Friday, January 29, 2010

What Ya Readin': Mrs Tim of the Regiment

Mrs Tim of the Regiment by D.E. Stevenson was one of my Christmas books. I had been very excited to hear it had been republished, as early last year I read another D.E. Stevenson book - Miss Buncle's Book which I loved. Besides which, for an officer's wife a book about being an officer's wife held lots of appeal.

I thoroughly enjoyed Mrs Tim of the Regiment and am hoping the Bloomsbury will republish some others in the series. Though aspects of army life have changed since the 1930s, when the book was published, I was overwhelmed by the timelessness of many of the issues Mrs Tim encounters - my copy of the book is well tagged with post-it notes. And, there are some great lines about army life.....

'One of our dear C.O.'s most popular ideas,' adds the Child, 'Never knew a man to have so many popular ideas'. (p. 22)

'After some preliminary conversation Nora says that she particularly wanted to see me today, because.......she wonders if I can help her with a crossword......-'A word of nine letters meaning "Living in the abode of another",' she says firmly. Suggest 'Officer's wife', but Nora says that is too many letters, and the third must be Q.' (p. 12)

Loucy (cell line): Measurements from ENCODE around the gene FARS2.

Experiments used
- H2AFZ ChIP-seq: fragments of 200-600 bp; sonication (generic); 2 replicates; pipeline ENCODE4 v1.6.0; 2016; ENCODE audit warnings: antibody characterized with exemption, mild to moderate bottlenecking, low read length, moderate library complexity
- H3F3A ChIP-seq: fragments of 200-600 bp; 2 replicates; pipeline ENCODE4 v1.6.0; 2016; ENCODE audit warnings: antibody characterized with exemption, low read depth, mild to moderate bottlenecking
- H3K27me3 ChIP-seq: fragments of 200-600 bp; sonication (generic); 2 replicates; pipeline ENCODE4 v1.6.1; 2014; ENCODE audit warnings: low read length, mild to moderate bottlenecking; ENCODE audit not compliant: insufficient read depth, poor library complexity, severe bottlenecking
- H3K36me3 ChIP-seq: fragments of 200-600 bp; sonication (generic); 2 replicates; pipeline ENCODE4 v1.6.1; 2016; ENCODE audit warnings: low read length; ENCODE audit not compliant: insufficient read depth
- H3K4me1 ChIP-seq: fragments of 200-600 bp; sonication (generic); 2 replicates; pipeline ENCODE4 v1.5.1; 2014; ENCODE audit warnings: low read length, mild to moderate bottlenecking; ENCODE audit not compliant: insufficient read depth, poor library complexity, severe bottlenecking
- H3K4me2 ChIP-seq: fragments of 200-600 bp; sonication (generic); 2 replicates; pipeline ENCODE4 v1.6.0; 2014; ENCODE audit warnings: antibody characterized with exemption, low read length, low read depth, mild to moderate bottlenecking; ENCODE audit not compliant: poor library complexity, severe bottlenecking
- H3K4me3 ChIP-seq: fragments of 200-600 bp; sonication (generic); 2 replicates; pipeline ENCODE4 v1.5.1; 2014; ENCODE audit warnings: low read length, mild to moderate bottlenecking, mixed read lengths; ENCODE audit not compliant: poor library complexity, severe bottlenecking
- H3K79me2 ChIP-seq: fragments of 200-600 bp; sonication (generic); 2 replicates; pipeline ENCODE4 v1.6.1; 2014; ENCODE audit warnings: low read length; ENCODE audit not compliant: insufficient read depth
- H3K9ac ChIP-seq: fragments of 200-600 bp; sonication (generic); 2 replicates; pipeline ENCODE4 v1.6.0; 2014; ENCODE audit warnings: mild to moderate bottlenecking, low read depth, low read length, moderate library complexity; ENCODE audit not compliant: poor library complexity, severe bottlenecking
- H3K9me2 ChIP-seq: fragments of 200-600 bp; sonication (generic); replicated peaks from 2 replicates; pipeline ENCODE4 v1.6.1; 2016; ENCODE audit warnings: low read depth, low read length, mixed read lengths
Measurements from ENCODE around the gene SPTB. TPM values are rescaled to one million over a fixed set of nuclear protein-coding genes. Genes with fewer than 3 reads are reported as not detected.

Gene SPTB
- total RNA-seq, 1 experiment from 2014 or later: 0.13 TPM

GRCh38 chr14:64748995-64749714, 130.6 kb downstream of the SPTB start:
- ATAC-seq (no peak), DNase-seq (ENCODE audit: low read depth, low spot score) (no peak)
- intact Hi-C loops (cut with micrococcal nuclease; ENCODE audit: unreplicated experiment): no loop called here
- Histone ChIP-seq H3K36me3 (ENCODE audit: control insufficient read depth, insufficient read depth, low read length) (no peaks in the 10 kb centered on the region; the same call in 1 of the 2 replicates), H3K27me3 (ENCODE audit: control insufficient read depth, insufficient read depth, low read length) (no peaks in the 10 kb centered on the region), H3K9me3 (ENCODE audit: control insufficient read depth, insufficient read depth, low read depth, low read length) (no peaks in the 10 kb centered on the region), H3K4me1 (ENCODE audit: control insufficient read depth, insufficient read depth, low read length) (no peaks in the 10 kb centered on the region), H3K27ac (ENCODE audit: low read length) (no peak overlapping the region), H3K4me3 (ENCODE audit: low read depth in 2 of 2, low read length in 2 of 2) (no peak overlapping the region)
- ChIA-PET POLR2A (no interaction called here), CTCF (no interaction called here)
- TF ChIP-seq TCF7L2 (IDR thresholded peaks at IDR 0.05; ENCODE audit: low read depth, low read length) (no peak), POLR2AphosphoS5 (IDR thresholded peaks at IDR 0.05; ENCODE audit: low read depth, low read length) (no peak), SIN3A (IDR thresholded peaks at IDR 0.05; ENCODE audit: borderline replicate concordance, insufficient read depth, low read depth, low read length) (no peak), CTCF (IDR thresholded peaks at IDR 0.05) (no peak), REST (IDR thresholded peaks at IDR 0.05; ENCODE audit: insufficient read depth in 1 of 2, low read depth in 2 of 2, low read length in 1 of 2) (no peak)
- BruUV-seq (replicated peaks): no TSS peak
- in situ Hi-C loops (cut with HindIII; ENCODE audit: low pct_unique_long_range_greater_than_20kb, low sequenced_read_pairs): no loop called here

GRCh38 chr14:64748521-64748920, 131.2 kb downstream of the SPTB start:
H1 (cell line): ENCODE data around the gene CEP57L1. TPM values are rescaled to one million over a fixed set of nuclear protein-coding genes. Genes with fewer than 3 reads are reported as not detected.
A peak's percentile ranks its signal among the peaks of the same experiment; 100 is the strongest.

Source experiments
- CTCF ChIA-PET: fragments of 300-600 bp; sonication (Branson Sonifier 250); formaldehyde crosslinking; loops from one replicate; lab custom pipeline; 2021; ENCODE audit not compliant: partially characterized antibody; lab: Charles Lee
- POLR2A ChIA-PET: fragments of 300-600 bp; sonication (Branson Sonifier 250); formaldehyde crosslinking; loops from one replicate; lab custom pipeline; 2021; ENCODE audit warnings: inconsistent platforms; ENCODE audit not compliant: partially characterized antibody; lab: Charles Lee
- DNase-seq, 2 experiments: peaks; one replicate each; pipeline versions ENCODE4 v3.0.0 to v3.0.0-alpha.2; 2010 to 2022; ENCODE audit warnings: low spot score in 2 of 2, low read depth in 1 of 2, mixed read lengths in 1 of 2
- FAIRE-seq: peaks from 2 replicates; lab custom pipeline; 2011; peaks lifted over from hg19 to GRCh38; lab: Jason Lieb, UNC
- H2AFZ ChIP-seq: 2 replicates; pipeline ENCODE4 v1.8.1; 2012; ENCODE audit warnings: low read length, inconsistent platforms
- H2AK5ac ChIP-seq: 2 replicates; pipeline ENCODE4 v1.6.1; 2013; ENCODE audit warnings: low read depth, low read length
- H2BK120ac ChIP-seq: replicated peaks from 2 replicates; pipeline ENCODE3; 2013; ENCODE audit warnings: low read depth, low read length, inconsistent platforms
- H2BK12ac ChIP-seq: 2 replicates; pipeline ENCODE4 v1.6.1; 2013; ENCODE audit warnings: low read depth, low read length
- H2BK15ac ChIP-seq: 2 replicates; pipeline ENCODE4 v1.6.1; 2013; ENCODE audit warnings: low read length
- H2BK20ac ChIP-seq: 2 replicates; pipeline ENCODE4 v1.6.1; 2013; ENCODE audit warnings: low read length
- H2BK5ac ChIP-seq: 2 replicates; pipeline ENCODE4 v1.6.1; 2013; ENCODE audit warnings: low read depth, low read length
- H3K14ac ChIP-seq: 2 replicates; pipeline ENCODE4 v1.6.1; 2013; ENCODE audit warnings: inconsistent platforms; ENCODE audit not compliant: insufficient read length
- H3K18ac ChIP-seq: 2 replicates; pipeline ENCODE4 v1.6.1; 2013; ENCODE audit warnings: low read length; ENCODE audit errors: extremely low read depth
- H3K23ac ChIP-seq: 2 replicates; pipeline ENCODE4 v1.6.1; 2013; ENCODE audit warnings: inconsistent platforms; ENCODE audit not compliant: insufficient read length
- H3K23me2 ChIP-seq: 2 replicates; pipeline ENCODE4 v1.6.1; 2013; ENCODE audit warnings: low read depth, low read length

'It is only that you have nothing in common,' I interrupt him breathlessly. 'Guthrie, so listen to me, and believe that I know what I'm talking about - it wouldn't be quite so bad if you could marry and settle down in a home with friends round you, and each have your own interests and amusements, but Service people can't do that. They've got to be pals, making each other do for everything, finding their home, and their friends, and their interests all in each other'. (p. 242)

Actually the book is very similar in tone to the Provincial Lady books, possibly because both are diary form written around the same period. There are some very amusing lines.....

'Am bitterly aware that Tim is one of those men who do not understand clothes or women, but reflect afterwards that perhaps this is just as well in some ways. Men who understand women being sometimes too understanding of women other than their wives.' (p. 29)

'Major M, asks what on earth I am writing, and is informed by Tim that it is my strange custom (since 1st Januray) to record any daily doings in the enormous tome which he now beholds. Tim also volunteers information that the book is kept securely locked and that he doesn't 'think it will last long'. Realise that it is my perseverence he doubts (not the book's durability) and throw a sofa cushion at his head.

1 comment:

  1. I'm glad you enjoyed this - I loved the first half, and liked the second, but somehow it still took me about four months to read it!